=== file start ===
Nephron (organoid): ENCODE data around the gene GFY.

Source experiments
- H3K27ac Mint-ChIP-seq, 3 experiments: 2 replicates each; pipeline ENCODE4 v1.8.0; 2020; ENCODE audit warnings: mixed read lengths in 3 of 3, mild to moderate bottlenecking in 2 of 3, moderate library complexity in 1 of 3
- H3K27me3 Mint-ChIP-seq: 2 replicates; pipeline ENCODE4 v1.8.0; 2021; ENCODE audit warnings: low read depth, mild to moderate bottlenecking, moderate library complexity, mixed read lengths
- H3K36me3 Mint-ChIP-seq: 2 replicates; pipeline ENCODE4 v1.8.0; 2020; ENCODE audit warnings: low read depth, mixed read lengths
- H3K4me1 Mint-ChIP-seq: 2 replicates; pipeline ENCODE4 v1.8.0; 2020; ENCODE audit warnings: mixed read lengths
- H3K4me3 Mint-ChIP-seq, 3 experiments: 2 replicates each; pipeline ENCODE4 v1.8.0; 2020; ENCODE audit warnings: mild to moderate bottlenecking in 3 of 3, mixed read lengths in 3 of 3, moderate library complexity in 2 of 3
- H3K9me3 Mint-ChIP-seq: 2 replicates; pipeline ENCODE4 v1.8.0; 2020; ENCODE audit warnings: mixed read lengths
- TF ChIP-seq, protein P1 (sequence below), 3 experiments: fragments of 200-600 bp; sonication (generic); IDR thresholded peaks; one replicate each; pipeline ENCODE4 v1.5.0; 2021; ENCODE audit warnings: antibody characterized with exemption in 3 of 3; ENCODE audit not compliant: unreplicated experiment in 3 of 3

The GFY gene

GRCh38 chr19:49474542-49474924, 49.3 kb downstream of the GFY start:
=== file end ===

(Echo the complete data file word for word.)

Nephron (organoid): ENCODE data around the gene GFY.

Source experiments
- H3K27ac Mint-ChIP-seq, 3 experiments: 2 replicates each; pipeline ENCODE4 v1.8.0; 2020; ENCODE audit warnings: mixed read lengths in 3 of 3, mild to moderate bottlenecking in 2 of 3, moderate library complexity in 1 of 3
- H3K27me3 Mint-ChIP-seq: 2 replicates; pipeline ENCODE4 v1.8.0; 2021; ENCODE audit warnings: low read depth, mild to moderate bottlenecking, moderate library complexity, mixed read lengths
- H3K36me3 Mint-ChIP-seq: 2 replicates; pipeline ENCODE4 v1.8.0; 2020; ENCODE audit warnings: low read depth, mixed read lengths
- H3K4me1 Mint-ChIP-seq: 2 replicates; pipeline ENCODE4 v1.8.0; 2020; ENCODE audit warnings: mixed read lengths
- H3K4me3 Mint-ChIP-seq, 3 experiments: 2 replicates each; pipeline ENCODE4 v1.8.0; 2020; ENCODE audit warnings: mild to moderate bottlenecking in 3 of 3, mixed read lengths in 3 of 3, moderate library complexity in 2 of 3
- H3K9me3 Mint-ChIP-seq: 2 replicates; pipeline ENCODE4 v1.8.0; 2020; ENCODE audit warnings: mixed read lengths
- TF ChIP-seq, protein P1 (sequence below), 3 experiments: fragments of 200-600 bp; sonication (generic); IDR thresholded peaks; one replicate each; pipeline ENCODE4 v1.5.0; 2021; ENCODE audit warnings: antibody characterized with exemption in 3 of 3; ENCODE audit not compliant: unreplicated experiment in 3 of 3

The GFY gene

GRCh38 chr19:49474542-49474924, 49.3 kb downstream of the GFY start: